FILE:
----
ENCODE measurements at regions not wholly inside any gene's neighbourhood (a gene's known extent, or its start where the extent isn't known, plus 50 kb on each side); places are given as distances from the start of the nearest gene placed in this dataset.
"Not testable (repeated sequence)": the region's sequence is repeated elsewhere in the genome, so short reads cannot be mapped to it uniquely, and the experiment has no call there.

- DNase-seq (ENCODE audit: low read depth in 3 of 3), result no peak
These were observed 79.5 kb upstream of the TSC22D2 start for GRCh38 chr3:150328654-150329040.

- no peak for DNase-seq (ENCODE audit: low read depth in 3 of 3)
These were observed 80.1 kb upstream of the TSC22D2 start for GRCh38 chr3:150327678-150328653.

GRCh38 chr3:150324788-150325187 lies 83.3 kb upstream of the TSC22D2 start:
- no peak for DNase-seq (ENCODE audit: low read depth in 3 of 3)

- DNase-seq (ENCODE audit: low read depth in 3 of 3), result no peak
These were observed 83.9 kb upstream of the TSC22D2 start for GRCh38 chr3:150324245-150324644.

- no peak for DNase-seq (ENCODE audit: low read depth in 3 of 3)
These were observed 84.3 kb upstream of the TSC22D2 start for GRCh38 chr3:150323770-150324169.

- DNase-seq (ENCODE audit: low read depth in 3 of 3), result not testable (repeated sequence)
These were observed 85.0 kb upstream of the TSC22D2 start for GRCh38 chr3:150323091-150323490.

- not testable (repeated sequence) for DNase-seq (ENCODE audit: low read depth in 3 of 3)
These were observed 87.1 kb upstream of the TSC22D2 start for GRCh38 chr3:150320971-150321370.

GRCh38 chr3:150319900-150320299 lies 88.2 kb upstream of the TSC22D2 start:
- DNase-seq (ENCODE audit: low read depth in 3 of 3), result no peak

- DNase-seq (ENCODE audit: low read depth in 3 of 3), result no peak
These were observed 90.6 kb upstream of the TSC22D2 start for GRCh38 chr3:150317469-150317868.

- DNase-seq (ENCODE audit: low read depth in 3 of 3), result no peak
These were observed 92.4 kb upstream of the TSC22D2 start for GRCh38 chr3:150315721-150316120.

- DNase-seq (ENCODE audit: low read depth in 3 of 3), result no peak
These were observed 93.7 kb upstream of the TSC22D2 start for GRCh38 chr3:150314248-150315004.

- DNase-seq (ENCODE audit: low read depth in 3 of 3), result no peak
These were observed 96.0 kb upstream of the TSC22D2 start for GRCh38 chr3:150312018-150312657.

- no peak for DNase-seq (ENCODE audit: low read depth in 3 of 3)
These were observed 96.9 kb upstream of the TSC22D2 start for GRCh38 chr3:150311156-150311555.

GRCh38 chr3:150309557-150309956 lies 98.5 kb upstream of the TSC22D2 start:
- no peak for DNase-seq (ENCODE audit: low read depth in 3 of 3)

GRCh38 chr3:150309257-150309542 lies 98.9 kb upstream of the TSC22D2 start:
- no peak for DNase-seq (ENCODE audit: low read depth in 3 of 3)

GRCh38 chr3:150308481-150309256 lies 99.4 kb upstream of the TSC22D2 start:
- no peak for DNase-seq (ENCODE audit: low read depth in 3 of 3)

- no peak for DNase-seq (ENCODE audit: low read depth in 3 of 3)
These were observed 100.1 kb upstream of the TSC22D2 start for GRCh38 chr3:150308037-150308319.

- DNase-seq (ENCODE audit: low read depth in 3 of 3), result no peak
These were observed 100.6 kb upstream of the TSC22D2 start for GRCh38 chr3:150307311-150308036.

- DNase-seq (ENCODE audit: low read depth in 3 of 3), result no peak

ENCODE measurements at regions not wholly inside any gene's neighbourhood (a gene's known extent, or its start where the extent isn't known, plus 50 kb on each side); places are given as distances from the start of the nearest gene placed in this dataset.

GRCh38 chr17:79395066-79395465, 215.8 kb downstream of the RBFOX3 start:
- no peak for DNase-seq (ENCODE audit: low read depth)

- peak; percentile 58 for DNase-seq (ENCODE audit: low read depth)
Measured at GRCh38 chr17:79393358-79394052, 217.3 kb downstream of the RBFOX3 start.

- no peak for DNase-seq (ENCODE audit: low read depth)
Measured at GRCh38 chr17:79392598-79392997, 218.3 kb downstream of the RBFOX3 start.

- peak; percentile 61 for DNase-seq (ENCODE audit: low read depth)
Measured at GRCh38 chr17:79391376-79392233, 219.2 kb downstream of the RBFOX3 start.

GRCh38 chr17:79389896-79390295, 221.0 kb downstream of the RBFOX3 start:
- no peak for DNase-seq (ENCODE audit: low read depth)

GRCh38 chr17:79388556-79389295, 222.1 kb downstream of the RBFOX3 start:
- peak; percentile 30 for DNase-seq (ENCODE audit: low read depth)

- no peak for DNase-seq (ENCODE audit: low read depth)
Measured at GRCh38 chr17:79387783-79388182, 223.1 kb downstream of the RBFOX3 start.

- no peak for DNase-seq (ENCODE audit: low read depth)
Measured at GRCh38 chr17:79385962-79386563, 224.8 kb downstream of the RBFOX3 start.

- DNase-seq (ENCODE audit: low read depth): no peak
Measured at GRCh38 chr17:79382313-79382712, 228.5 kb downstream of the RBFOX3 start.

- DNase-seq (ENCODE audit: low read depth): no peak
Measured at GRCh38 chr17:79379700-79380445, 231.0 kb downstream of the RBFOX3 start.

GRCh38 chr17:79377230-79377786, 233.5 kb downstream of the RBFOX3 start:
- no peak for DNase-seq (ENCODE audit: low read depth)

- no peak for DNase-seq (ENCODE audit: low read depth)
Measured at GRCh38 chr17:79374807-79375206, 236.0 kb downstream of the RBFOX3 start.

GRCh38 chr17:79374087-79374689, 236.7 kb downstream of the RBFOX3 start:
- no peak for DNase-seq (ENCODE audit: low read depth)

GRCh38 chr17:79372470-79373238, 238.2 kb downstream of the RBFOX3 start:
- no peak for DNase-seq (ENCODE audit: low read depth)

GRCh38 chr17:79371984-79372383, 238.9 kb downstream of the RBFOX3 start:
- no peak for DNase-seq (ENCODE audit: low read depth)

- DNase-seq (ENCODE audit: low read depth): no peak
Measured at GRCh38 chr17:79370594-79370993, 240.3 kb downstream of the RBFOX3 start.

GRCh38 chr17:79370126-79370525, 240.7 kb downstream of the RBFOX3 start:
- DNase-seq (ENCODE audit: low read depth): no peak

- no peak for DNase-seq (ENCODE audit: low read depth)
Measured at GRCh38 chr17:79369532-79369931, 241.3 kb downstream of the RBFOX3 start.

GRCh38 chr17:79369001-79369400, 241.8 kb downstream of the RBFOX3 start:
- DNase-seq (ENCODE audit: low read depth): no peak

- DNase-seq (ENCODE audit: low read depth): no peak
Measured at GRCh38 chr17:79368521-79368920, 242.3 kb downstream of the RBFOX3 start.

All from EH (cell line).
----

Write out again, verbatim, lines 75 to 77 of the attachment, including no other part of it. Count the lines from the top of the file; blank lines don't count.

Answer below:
- no peak for DNase-seq (ENCODE audit: low read depth)
Measured at GRCh38 chr17:79369532-79369931, 241.3 kb downstream of the RBFOX3 start.

GRCh38 chr17:79369001-79369400, 241.8 kb downstream of the RBFOX3 start: